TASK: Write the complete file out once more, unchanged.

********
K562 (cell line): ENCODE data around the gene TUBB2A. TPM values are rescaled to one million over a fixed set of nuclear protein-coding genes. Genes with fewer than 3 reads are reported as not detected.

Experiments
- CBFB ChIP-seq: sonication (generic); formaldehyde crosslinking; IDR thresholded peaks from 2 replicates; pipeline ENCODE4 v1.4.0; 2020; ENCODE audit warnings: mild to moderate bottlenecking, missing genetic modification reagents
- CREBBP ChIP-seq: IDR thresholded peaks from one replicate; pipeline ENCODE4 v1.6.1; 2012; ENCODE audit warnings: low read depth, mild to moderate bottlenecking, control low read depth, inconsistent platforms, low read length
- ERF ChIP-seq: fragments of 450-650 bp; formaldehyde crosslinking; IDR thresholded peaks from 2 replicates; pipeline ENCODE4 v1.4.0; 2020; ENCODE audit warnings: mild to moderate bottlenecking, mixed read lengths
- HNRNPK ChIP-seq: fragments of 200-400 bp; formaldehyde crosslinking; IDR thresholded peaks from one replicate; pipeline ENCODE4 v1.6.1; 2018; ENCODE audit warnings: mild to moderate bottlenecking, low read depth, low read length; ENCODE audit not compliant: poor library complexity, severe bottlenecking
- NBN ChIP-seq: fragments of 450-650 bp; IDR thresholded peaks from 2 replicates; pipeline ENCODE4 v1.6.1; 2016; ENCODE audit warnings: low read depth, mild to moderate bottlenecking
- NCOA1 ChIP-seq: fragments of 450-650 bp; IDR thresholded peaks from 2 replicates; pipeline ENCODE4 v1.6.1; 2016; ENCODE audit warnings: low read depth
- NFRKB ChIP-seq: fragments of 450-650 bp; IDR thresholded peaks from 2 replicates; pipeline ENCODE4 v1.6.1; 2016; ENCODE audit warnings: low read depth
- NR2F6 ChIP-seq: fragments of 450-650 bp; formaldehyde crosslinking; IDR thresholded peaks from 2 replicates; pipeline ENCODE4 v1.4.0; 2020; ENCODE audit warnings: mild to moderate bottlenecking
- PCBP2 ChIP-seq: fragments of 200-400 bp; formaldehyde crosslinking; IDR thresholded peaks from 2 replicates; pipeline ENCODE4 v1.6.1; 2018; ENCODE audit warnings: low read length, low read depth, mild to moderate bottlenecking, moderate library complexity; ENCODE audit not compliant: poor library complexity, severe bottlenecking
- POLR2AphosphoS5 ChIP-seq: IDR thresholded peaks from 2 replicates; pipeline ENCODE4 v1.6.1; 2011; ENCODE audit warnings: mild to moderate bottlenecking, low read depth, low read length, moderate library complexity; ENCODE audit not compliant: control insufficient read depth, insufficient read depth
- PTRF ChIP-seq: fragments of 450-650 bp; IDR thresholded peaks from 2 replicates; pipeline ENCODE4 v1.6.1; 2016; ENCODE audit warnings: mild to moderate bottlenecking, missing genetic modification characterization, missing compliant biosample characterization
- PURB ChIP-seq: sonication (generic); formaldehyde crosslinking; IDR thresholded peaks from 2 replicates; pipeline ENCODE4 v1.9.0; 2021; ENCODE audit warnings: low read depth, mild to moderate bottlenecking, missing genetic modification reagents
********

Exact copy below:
K562 (cell line): ENCODE data around the gene TUBB2A. TPM values are rescaled to one million over a fixed set of nuclear protein-coding genes. Genes with fewer than 3 reads are reported as not detected.

Experiments
- CBFB ChIP-seq: sonication (generic); formaldehyde crosslinking; IDR thresholded peaks from 2 replicates; pipeline ENCODE4 v1.4.0; 2020; ENCODE audit warnings: mild to moderate bottlenecking, missing genetic modification reagents
- CREBBP ChIP-seq: IDR thresholded peaks from one replicate; pipeline ENCODE4 v1.6.1; 2012; ENCODE audit warnings: low read depth, mild to moderate bottlenecking, control low read depth, inconsistent platforms, low read length
- ERF ChIP-seq: fragments of 450-650 bp; formaldehyde crosslinking; IDR thresholded peaks from 2 replicates; pipeline ENCODE4 v1.4.0; 2020; ENCODE audit warnings: mild to moderate bottlenecking, mixed read lengths
- HNRNPK ChIP-seq: fragments of 200-400 bp; formaldehyde crosslinking; IDR thresholded peaks from one replicate; pipeline ENCODE4 v1.6.1; 2018; ENCODE audit warnings: mild to moderate bottlenecking, low read depth, low read length; ENCODE audit not compliant: poor library complexity, severe bottlenecking
- NBN ChIP-seq: fragments of 450-650 bp; IDR thresholded peaks from 2 replicates; pipeline ENCODE4 v1.6.1; 2016; ENCODE audit warnings: low read depth, mild to moderate bottlenecking
- NCOA1 ChIP-seq: fragments of 450-650 bp; IDR thresholded peaks from 2 replicates; pipeline ENCODE4 v1.6.1; 2016; ENCODE audit warnings: low read depth
- NFRKB ChIP-seq: fragments of 450-650 bp; IDR thresholded peaks from 2 replicates; pipeline ENCODE4 v1.6.1; 2016; ENCODE audit warnings: low read depth
- NR2F6 ChIP-seq: fragments of 450-650 bp; formaldehyde crosslinking; IDR thresholded peaks from 2 replicates; pipeline ENCODE4 v1.4.0; 2020; ENCODE audit warnings: mild to moderate bottlenecking
- PCBP2 ChIP-seq: fragments of 200-400 bp; formaldehyde crosslinking; IDR thresholded peaks from 2 replicates; pipeline ENCODE4 v1.6.1; 2018; ENCODE audit warnings: low read length, low read depth, mild to moderate bottlenecking, moderate library complexity; ENCODE audit not compliant: poor library complexity, severe bottlenecking
- POLR2AphosphoS5 ChIP-seq: IDR thresholded peaks from 2 replicates; pipeline ENCODE4 v1.6.1; 2011; ENCODE audit warnings: mild to moderate bottlenecking, low read depth, low read length, moderate library complexity; ENCODE audit not compliant: control insufficient read depth, insufficient read depth
- PTRF ChIP-seq: fragments of 450-650 bp; IDR thresholded peaks from 2 replicates; pipeline ENCODE4 v1.6.1; 2016; ENCODE audit warnings: mild to moderate bottlenecking, missing genetic modification characterization, missing compliant biosample characterization
- PURB ChIP-seq: sonication (generic); formaldehyde crosslinking; IDR thresholded peaks from 2 replicates; pipeline ENCODE4 v1.9.0; 2021; ENCODE audit warnings: low read depth, mild to moderate bottlenecking, missing genetic modification reagents